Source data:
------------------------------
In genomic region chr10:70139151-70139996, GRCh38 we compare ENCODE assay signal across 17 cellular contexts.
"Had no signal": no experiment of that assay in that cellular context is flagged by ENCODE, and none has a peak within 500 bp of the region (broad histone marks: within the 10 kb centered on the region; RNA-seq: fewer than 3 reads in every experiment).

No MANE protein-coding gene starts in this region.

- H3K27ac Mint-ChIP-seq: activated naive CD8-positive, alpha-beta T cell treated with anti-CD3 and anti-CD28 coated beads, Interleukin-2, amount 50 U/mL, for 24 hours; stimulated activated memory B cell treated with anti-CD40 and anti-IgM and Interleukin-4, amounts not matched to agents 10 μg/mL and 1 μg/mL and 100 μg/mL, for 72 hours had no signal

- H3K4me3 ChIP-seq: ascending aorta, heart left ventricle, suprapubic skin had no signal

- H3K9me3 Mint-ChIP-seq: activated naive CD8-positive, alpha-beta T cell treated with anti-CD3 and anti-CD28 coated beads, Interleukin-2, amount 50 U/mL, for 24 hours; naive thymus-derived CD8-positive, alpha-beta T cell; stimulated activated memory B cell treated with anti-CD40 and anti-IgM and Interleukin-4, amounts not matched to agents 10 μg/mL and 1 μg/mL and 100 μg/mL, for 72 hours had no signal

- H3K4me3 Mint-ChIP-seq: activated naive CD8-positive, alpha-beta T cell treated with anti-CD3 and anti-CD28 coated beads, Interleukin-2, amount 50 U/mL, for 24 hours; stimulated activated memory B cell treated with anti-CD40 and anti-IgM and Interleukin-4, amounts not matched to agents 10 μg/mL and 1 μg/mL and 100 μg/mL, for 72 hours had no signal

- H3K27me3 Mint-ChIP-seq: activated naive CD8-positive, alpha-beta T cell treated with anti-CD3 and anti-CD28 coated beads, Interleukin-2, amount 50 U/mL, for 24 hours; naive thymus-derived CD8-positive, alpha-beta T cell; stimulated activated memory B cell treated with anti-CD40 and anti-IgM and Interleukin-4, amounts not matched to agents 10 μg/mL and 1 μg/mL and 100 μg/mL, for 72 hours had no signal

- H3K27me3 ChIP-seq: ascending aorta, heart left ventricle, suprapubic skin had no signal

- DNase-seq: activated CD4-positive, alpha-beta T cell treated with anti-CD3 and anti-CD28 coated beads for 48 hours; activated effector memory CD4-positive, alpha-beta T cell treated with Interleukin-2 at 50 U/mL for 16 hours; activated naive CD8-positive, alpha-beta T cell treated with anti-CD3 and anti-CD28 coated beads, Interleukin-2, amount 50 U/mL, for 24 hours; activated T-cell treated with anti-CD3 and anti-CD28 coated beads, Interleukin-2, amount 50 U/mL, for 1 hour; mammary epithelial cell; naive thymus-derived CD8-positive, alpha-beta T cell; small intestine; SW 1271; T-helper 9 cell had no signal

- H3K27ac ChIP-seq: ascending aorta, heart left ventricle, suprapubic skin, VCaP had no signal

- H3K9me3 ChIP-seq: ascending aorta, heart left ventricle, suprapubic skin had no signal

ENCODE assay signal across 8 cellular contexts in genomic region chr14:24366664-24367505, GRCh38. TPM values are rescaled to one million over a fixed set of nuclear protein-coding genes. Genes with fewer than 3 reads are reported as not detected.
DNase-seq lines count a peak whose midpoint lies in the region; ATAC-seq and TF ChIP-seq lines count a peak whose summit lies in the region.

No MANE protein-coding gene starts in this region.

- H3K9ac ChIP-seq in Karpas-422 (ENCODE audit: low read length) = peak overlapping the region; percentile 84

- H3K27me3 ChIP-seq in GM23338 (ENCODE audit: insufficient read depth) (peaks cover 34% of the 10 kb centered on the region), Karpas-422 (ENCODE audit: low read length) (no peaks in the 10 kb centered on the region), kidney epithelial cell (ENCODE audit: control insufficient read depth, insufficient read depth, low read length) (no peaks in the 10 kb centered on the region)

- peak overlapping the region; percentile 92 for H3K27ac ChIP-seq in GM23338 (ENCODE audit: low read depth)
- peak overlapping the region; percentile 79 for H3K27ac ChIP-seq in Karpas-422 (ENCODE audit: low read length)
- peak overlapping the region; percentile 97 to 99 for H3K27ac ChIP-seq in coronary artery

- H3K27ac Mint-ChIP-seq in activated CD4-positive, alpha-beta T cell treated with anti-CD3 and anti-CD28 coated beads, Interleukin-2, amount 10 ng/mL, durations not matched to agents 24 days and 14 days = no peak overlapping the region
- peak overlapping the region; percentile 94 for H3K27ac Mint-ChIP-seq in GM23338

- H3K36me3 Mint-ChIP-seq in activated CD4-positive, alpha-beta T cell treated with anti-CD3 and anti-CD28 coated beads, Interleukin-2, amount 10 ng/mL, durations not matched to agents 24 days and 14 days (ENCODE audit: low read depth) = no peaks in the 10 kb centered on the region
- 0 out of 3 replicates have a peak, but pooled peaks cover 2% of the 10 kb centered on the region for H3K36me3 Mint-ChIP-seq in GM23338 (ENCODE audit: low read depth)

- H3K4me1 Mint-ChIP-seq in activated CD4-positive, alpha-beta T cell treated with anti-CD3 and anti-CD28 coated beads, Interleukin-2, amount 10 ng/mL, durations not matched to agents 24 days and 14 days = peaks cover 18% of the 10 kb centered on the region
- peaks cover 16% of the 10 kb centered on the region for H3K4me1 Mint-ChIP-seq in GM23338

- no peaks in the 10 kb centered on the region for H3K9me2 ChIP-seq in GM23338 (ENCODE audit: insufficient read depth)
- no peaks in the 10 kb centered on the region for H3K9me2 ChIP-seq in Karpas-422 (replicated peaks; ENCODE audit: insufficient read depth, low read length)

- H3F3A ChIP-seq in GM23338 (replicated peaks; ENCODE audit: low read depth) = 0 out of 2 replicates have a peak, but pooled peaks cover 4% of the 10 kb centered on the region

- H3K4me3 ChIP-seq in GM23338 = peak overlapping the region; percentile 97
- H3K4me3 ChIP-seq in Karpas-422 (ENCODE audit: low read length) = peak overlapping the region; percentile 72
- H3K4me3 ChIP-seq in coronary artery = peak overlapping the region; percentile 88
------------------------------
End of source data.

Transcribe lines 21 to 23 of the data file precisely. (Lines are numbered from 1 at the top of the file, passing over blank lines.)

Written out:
- H3K27ac Mint-ChIP-seq in activated CD4-positive, alpha-beta T cell treated with anti-CD3 and anti-CD28 coated beads, Interleukin-2, amount 10 ng/mL, durations not matched to agents 24 days and 14 days = no peak overlapping the region
- peak overlapping the region; percentile 94 for H3K27ac Mint-ChIP-seq in GM23338

- H3K36me3 Mint-ChIP-seq in activated CD4-positive, alpha-beta T cell treated with anti-CD3 and anti-CD28 coated beads, Interleukin-2, amount 10 ng/mL, durations not matched to agents 24 days and 14 days (ENCODE audit: low read depth) = no peaks in the 10 kb centered on the region